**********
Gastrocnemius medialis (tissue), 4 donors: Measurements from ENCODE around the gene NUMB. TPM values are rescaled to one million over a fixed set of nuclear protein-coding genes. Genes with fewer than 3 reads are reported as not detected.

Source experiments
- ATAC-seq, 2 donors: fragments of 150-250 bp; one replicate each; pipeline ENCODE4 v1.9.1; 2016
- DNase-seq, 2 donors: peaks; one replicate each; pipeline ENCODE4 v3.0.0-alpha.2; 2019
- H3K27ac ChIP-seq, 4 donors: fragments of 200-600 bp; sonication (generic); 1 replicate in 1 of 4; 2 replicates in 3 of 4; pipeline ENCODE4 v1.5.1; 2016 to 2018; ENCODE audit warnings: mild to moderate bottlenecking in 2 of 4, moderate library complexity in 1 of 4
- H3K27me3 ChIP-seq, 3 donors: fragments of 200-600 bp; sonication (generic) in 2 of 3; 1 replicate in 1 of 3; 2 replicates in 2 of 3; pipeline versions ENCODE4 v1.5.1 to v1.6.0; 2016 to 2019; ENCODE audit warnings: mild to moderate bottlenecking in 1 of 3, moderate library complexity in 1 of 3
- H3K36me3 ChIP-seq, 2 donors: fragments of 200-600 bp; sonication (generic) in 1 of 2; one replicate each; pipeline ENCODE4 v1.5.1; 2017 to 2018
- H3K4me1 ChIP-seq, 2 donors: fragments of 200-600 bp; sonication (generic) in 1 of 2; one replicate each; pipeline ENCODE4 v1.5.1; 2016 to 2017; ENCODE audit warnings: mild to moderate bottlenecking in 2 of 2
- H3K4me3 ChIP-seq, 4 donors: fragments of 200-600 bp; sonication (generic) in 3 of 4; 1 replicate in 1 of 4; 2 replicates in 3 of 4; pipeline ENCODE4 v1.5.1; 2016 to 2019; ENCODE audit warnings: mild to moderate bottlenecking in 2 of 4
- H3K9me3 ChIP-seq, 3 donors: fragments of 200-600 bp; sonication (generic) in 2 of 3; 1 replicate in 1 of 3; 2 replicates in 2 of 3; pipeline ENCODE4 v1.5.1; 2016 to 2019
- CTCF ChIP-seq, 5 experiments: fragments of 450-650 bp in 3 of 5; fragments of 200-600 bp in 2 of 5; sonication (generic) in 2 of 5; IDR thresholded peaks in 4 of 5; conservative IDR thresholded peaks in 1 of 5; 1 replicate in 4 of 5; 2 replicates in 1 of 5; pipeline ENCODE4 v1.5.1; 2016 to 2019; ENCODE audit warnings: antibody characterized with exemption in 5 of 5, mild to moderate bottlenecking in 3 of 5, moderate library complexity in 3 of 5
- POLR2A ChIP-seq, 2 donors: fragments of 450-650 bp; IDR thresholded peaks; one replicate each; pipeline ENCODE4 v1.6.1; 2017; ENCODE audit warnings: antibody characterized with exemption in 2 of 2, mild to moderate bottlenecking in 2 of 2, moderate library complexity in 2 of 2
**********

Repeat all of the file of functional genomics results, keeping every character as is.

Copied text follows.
Gastrocnemius medialis (tissue), 4 donors: Measurements from ENCODE around the gene NUMB. TPM values are rescaled to one million over a fixed set of nuclear protein-coding genes. Genes with fewer than 3 reads are reported as not detected.

Source experiments
- ATAC-seq, 2 donors: fragments of 150-250 bp; one replicate each; pipeline ENCODE4 v1.9.1; 2016
- DNase-seq, 2 donors: peaks; one replicate each; pipeline ENCODE4 v3.0.0-alpha.2; 2019
- H3K27ac ChIP-seq, 4 donors: fragments of 200-600 bp; sonication (generic); 1 replicate in 1 of 4; 2 replicates in 3 of 4; pipeline ENCODE4 v1.5.1; 2016 to 2018; ENCODE audit warnings: mild to moderate bottlenecking in 2 of 4, moderate library complexity in 1 of 4
- H3K27me3 ChIP-seq, 3 donors: fragments of 200-600 bp; sonication (generic) in 2 of 3; 1 replicate in 1 of 3; 2 replicates in 2 of 3; pipeline versions ENCODE4 v1.5.1 to v1.6.0; 2016 to 2019; ENCODE audit warnings: mild to moderate bottlenecking in 1 of 3, moderate library complexity in 1 of 3
- H3K36me3 ChIP-seq, 2 donors: fragments of 200-600 bp; sonication (generic) in 1 of 2; one replicate each; pipeline ENCODE4 v1.5.1; 2017 to 2018
- H3K4me1 ChIP-seq, 2 donors: fragments of 200-600 bp; sonication (generic) in 1 of 2; one replicate each; pipeline ENCODE4 v1.5.1; 2016 to 2017; ENCODE audit warnings: mild to moderate bottlenecking in 2 of 2
- H3K4me3 ChIP-seq, 4 donors: fragments of 200-600 bp; sonication (generic) in 3 of 4; 1 replicate in 1 of 4; 2 replicates in 3 of 4; pipeline ENCODE4 v1.5.1; 2016 to 2019; ENCODE audit warnings: mild to moderate bottlenecking in 2 of 4
- H3K9me3 ChIP-seq, 3 donors: fragments of 200-600 bp; sonication (generic) in 2 of 3; 1 replicate in 1 of 3; 2 replicates in 2 of 3; pipeline ENCODE4 v1.5.1; 2016 to 2019
- CTCF ChIP-seq, 5 experiments: fragments of 450-650 bp in 3 of 5; fragments of 200-600 bp in 2 of 5; sonication (generic) in 2 of 5; IDR thresholded peaks in 4 of 5; conservative IDR thresholded peaks in 1 of 5; 1 replicate in 4 of 5; 2 replicates in 1 of 5; pipeline ENCODE4 v1.5.1; 2016 to 2019; ENCODE audit warnings: antibody characterized with exemption in 5 of 5, mild to moderate bottlenecking in 3 of 5, moderate library complexity in 3 of 5
- POLR2A ChIP-seq, 2 donors: fragments of 450-650 bp; IDR thresholded peaks; one replicate each; pipeline ENCODE4 v1.6.1; 2017; ENCODE audit warnings: antibody characterized with exemption in 2 of 2, mild to moderate bottlenecking in 2 of 2, moderate library complexity in 2 of 2